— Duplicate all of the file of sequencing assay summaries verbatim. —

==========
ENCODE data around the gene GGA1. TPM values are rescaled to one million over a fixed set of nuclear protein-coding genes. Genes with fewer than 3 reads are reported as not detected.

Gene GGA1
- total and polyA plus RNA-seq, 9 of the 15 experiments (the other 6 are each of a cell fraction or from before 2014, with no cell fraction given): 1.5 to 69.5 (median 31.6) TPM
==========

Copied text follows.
ENCODE data around the gene GGA1. TPM values are rescaled to one million over a fixed set of nuclear protein-coding genes. Genes with fewer than 3 reads are reported as not detected.

Gene GGA1
- total and polyA plus RNA-seq, 9 of the 15 experiments (the other 6 are each of a cell fraction or from before 2014, with no cell fraction given): 1.5 to 69.5 (median 31.6) TPM